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Is bad web design damaging your mental health?

By 19th January 2021January 23rd, 2023No Comments
Is bad web design damaging your mental health?

A recent study has revealed that bad website is doing more than just turning customers off a sale. It’s actually causing us more stress.

Findings from a UK-based user experience agency measured participants’ blood pressure to determine the level of ‘stress’ they felt while browsing poorly designed websites. The results were astounding – with some issues causing blood pressure spikes of up to 21%

So, which issues were the biggest offenders?

The most annoying web design flaws ranked by user stress

The study revealed that the following issues had the biggest impact on user stress levels:

  1. Slow loading pages
  2. Multiple pop-ups
  3. Auto-play music
  4. Broken pages (404 errors)
  5. Auto-play videos
  6. Non-clickable CTA buttons
  7. Fonts that are difficult to read
  8. Images not loading
  9. Multiple images sliders
  10. Confusing animations.

Based on an average systolic blood pressure of 105, slow-loading pages pushed blood pressure up to 135, while confusing animations had the least impact, pushing blood pressure up by 10 points.

How these web design trends correlate with SEO

Are we noticing a pattern here? Many, if not all of these, directly correlate with the very issues that Google is penalising webmasters for. Let’s take the top example – page loading speed.

In 2018, Google published new changes around speed as a ranking factor:

“Users want to find answers to their questions quickly and data shows that people really care about how quickly their pages load. The Search team announced speed would be a ranking signal for desktop searches in 2010 and as of this month (July 2018), page speed will be a ranking factor for mobile searches too.”

Fast forward to 2020, and we’re now preparing ourselves for the Google Page Experience update. As part of this update, Google has advised that we look out for its ‘Core Web Vitals’:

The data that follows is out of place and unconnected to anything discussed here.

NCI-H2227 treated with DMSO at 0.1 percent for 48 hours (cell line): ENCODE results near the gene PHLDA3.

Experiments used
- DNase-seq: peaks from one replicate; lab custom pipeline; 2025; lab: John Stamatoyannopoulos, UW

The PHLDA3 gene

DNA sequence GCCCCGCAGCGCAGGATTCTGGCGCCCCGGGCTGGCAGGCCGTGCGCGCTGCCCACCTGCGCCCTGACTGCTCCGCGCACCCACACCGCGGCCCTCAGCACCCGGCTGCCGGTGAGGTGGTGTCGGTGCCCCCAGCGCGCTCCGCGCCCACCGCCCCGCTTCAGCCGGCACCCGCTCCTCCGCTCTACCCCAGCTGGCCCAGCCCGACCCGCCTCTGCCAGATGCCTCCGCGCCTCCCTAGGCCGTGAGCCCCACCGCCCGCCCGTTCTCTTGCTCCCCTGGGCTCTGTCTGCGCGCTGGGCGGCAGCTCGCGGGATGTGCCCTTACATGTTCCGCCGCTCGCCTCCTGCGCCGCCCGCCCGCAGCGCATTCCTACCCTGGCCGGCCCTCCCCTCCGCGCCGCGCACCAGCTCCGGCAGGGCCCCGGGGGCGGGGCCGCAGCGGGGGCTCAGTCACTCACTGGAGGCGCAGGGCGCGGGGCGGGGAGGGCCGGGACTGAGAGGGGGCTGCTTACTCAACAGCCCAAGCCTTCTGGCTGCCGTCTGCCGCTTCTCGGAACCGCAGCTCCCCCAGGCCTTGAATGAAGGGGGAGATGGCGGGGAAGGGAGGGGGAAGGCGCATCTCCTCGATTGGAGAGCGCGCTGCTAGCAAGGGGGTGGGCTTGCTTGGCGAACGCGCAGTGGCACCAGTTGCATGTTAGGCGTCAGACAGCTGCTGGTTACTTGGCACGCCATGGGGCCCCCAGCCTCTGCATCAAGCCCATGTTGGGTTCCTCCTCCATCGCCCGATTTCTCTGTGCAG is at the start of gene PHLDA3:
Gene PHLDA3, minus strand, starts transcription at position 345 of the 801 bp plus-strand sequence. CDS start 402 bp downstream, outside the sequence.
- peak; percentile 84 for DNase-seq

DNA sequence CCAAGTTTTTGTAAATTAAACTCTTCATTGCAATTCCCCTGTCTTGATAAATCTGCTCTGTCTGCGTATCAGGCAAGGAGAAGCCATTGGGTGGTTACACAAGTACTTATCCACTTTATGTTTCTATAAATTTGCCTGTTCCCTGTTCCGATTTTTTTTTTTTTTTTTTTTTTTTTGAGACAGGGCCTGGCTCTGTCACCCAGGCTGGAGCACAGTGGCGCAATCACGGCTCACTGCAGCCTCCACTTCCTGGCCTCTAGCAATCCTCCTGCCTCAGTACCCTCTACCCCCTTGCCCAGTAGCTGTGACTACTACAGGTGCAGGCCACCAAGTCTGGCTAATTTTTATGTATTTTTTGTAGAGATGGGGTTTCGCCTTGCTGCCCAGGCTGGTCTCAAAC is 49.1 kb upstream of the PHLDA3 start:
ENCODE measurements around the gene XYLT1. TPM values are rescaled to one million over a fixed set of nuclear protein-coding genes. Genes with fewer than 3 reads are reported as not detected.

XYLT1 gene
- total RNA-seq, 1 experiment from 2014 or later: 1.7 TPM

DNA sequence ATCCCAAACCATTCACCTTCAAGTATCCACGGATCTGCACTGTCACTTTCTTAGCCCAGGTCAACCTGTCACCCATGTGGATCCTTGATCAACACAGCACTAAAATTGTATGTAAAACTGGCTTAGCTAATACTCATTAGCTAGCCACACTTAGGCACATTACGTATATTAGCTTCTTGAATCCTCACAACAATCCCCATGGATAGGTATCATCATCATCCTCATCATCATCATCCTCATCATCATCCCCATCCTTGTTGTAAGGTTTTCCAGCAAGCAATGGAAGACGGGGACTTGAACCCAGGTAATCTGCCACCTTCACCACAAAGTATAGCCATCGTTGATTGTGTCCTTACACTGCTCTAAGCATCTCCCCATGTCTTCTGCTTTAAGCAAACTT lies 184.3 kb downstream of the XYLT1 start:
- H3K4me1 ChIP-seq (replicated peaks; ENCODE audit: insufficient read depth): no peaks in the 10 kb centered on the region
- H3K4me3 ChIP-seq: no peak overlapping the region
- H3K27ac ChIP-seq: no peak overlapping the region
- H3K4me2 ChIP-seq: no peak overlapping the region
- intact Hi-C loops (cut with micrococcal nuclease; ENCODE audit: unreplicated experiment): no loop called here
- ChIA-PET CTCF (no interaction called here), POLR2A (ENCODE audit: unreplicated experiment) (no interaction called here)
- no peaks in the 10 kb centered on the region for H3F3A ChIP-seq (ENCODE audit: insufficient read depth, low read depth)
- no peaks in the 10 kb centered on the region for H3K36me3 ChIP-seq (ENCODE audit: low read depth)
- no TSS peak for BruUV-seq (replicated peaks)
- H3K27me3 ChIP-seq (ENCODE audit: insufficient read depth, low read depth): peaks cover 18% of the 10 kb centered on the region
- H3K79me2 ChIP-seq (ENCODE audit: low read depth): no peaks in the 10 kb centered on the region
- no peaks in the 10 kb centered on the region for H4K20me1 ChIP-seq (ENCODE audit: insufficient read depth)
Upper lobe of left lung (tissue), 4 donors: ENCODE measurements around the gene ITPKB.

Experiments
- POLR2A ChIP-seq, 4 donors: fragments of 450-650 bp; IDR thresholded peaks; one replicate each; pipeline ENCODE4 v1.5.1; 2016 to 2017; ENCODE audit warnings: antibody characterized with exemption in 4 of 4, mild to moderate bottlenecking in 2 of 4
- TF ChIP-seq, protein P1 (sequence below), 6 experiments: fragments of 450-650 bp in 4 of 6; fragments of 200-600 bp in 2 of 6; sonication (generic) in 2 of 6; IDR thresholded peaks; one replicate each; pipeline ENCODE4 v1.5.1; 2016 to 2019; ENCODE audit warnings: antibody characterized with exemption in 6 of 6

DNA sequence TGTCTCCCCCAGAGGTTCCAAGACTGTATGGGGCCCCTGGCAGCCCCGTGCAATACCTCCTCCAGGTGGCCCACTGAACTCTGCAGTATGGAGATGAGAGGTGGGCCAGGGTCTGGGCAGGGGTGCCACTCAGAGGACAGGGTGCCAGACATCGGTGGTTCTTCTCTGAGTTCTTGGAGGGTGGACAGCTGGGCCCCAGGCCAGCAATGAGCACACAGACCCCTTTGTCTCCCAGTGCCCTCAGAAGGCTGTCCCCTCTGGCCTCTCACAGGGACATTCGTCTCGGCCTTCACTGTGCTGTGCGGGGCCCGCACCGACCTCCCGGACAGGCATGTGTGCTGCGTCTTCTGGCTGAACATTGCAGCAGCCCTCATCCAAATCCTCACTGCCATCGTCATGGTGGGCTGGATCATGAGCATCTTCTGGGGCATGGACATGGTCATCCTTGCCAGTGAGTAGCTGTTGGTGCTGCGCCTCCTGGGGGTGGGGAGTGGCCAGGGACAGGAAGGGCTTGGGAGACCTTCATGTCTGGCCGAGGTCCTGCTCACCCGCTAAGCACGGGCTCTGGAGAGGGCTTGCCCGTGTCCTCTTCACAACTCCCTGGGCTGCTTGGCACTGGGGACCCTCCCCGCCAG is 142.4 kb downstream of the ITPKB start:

• Largest Contentful Paint
  • First Input Delay
  • Cumulative Layout Shift

In layman’s terms, largest contentful paint refers to slow loading times for the biggest element on a page – usually an image. We can link this directly with numbers 8 and 9.

First input delay is the time it takes for a site to be interactive – which we can attribute to 1 and 6. Cumulative layout shift is the idea that confusing elements may hinder user experience – number 2, 9 and 10. Google also advises that we should go easy on the ‘intrusive interstitials’ – that is, multiple pop-ups (number 2).

Why you should prioritise web design in 2021

The good news is that many of these are easily fixable. Our expert web designers in Chorley and Bolton can guide you through the user experience or page load issues that may be driving your users mad.

Don’t forget, online browsing can be a hugely emotional experience – whether we’re buying gifts for loved ones, or looking up information on ‘Your Money or Your Life’ pages. That’s why we should not be putting users off by sending their blood pressure sky high!

Beyond satisfying our users, we also need to be mindful of the ranking changes coming with the page experience update. By making content more accessible, we’ll achieve higher rankings and more conversions.

Get in touch with us today for your web design audit

We’d love to help you make your website more accessible in 2021, and tick those Google boxes. Contact the Tall Zebra Designs team to get your project started.